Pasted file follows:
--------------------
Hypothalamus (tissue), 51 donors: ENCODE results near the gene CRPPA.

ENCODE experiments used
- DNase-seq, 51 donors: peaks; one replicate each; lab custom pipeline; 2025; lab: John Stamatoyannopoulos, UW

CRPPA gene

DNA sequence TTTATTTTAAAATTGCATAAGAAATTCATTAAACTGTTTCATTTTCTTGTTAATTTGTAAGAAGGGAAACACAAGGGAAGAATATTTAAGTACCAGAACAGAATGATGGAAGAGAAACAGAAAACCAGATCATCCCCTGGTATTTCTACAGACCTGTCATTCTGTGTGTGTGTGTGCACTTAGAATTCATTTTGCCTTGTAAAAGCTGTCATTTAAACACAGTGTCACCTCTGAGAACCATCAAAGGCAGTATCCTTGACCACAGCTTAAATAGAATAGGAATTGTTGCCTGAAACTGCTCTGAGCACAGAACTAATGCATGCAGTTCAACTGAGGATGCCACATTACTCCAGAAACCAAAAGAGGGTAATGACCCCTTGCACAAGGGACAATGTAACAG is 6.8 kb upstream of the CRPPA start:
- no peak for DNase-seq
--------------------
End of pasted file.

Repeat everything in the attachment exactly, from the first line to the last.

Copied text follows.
Hypothalamus (tissue), 51 donors: ENCODE results near the gene CRPPA.

ENCODE experiments used
- DNase-seq, 51 donors: peaks; one replicate each; lab custom pipeline; 2025; lab: John Stamatoyannopoulos, UW

CRPPA gene

DNA sequence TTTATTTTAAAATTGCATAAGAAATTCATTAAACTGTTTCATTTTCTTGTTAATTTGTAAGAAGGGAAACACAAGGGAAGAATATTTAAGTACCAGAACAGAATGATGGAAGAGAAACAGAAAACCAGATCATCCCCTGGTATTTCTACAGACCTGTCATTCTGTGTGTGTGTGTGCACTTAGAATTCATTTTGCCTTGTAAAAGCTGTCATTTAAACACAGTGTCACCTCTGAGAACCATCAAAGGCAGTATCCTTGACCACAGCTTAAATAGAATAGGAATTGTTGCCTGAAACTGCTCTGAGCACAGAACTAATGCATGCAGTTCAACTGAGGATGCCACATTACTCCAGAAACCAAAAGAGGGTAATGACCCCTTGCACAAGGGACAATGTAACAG is 6.8 kb upstream of the CRPPA start:
- no peak for DNase-seq